If I had days where I woke up and I did not know where I needed to be or what I needed to do I would waste time and get nothing done. All it took to fix this was writing down a quick schedule and to do list before I went to bed. It helped me to wake up with a real sense of direction. This feeds back into waking up early. It’s hard to get up early if you don’t have something you’re fired up to attain.

Takeaway

Don’t let the minutes of the day tell you what to do, you have to take control of your life and tell it how you’re going to spend your time. The time belongs to you and you can’t let anyone convince you otherwise.

3. Pre-Planned Meals

Most busy people give up on sleep and food. Since my goal was to go to the Olympics, this was a luxury that I could not afford. I had to complete a lot of tasks each day while sleeping for at least seven hours and eating five meals a day.

I have a body type that naturally wants to be skinny, as a 100m sprinter who needs to pack on muscle mass though I needed to change this. Weight lifting is part of this equation, but the other part is eating a lot of calories everyday.

Meals Each Day

  • Breakfast
  • Protein shake after morning weights
  • Snack
  • Lunch
  • Protein shake after running session
  • Dinner
  • Before bed meal/snack

The problem I had though was that I would leave my house at 4:50 and would rarely return until about 9pm. This meant that I had to have my meals prepared before hand.

I would spend all of Saturday and Sunday in preparation for the week. I would cook big tubs of food that I could rely on taking with me for lunch and dinner everyday. People often made fun of me for this because I often had crappy meals for dinner because they would be in my bag all day but it was part of the struggle of being what I like to call an Athlete CEO.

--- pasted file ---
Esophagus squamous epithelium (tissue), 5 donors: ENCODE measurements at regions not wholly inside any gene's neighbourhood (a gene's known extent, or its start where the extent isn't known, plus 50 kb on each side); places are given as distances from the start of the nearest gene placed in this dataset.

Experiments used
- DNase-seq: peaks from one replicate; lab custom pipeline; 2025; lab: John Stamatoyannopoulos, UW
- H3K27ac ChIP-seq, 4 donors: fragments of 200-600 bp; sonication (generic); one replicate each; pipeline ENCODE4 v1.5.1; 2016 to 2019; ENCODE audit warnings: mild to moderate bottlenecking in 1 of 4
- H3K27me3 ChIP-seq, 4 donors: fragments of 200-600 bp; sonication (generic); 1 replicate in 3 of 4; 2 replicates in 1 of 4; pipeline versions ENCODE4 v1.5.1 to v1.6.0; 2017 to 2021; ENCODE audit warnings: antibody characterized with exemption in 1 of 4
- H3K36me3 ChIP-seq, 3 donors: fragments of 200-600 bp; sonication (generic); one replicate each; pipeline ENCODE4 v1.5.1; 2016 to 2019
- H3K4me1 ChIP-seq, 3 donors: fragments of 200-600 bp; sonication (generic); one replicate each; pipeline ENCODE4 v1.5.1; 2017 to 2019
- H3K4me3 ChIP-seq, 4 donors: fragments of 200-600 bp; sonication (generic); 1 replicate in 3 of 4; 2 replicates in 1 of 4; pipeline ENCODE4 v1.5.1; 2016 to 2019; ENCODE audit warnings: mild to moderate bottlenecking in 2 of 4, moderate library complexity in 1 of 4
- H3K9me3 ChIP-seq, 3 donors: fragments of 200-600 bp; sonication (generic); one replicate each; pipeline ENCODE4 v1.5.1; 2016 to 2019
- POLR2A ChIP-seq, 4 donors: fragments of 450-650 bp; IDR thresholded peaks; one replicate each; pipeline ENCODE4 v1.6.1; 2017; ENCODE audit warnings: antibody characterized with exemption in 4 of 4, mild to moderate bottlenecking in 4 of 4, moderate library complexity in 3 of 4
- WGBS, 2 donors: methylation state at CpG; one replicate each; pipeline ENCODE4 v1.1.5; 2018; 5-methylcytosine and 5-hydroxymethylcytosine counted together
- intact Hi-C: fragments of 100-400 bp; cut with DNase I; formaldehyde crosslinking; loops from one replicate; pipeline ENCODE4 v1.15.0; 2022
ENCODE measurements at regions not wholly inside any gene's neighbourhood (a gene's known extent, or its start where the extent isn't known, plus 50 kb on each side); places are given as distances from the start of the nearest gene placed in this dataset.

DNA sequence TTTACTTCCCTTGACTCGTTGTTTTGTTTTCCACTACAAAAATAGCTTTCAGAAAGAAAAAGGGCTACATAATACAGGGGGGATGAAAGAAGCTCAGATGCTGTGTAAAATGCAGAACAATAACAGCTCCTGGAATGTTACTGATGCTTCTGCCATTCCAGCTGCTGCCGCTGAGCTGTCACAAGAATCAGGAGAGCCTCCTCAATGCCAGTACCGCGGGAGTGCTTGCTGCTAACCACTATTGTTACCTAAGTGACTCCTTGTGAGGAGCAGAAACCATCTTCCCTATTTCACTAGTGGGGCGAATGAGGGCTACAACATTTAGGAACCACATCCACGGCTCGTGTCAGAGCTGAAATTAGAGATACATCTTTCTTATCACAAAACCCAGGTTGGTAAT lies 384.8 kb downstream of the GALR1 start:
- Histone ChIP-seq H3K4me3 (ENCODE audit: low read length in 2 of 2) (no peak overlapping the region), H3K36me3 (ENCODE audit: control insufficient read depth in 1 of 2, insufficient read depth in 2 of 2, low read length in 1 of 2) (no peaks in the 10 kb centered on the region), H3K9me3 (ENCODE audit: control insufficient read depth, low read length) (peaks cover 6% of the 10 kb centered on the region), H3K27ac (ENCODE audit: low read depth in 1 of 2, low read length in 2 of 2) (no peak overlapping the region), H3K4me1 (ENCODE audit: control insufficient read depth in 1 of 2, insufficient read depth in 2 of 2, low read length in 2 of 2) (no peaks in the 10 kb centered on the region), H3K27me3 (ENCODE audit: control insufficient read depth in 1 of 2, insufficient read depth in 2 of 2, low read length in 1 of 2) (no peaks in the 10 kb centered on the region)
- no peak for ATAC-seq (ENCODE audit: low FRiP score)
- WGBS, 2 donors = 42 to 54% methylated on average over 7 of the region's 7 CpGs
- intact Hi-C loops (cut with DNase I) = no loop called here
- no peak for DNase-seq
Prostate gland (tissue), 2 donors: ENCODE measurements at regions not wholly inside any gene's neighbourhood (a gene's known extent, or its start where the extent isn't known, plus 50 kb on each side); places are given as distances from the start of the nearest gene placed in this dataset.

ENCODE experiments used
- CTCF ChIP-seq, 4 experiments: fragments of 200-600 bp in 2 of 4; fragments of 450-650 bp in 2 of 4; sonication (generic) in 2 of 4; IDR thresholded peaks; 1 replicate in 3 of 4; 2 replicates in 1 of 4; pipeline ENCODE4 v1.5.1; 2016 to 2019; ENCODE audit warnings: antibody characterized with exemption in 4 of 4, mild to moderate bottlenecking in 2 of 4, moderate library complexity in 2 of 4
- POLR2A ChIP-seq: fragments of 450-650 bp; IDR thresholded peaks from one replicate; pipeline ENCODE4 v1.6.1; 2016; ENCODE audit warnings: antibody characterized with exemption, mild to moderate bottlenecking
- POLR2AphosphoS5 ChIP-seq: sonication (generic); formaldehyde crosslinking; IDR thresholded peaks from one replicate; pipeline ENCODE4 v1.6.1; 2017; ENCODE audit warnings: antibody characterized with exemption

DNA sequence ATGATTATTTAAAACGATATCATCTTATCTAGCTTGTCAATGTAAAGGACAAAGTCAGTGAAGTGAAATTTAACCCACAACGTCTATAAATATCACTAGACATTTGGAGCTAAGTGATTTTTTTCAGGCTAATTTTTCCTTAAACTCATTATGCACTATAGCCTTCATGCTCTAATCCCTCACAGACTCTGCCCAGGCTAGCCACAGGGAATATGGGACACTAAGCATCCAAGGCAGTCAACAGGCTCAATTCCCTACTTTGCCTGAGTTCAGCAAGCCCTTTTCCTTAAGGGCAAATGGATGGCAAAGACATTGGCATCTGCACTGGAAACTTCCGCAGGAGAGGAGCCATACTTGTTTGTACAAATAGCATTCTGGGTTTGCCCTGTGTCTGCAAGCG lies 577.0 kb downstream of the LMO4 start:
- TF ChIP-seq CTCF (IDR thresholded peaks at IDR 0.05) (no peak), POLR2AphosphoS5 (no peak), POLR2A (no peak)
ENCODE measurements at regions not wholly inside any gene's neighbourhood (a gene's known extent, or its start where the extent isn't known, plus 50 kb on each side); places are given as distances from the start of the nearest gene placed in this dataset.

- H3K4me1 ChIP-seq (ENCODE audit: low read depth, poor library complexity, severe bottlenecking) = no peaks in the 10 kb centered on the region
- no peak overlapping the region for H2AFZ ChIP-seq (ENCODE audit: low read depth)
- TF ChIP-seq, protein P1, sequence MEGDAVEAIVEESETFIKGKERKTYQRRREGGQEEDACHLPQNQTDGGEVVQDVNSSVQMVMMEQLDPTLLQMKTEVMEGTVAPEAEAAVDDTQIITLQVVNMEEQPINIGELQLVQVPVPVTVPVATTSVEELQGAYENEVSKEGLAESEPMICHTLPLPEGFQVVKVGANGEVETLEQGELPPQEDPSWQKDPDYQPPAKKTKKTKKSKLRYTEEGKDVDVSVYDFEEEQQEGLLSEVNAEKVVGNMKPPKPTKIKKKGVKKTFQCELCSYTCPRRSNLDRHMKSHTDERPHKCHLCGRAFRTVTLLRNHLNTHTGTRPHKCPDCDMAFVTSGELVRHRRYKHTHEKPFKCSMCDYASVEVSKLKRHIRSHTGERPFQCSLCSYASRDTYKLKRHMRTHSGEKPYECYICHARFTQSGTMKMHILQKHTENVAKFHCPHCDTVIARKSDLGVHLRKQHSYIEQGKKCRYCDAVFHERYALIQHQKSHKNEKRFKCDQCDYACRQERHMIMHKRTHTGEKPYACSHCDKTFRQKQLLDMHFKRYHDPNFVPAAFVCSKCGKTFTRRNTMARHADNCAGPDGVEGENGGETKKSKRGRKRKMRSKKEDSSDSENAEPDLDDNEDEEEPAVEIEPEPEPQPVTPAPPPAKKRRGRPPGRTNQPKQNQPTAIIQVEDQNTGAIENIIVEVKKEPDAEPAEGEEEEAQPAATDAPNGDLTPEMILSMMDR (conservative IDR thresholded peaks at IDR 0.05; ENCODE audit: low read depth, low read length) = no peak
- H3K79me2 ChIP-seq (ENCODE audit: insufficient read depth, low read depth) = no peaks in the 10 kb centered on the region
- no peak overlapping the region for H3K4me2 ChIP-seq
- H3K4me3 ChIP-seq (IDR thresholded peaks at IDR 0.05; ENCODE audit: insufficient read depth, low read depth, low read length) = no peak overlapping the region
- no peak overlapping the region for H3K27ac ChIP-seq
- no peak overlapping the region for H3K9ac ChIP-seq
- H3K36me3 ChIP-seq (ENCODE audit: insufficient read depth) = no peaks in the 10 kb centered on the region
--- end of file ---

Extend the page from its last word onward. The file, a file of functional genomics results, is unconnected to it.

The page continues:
Most people would just say it would have been impossible to do but I did it. I left my house everyday with a bag full of food and snacks and I hated having to carry it everywhere but I was dedicated to my goal.

Takeaway

Prepare for what you say you want. If you want to lose weight but you don’t prepare food to meet those demands you will fail. If you say you want to double the revenue of your business but you don’t prepare for that to happen you will fail.

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4. Endurance

The scary thing about the Olympics is that the preparation for it starts four years in advance. The second an Olympic games is finished, new dreams are born and the chase for the next one begins for so many. In this four-year cycle, if you do not have your endurance locked in then you will falter.

In my book Endure: An Athletes Guide to Faith, Hope, and Success I received stories from around 50 different athletes all explaining the hardest things they have ever went through. Every goal comes with a point that you must endure through. It does not matter who you are, if you don’t have what it takes to keep plowing forward when you have all reason to stop you will keep failing.

In The Book I Listed the 7 Stages of Success

  1. The Dream Stage
  2. The Analyzing Period
  3. The First Step
  4. The Work Period
  5. The Tired Period
  6. The Second Wind
  7. The Breaking Stage
  8. The Endurance Point
  9. The Successful Moment

Notice how the endurance point is right before the successful moment? That’s because when we want to quit the most we are usually the closest to having a break through.

A number of elite athletes have contacted me about the book and they can always relate to this cycle because anyone who has ever had a successful moment knows this to be true.

Takeaway

You need to make a habit of pushing through instead of quitting. Most people make a habit of starting over. They are always chasing the new and shiny thing. You have to be grounded like a 100-year-old tree.

READ ENDURE: An Athlete's Guide to Faith, Hope, & Success

5. Visualization

You can look across countless sports and you always see that the athletes who don’t just rely on talent. They rely on hard work and they constantly visualize their success. I have always had vivid visualizations of things I see and want in my future.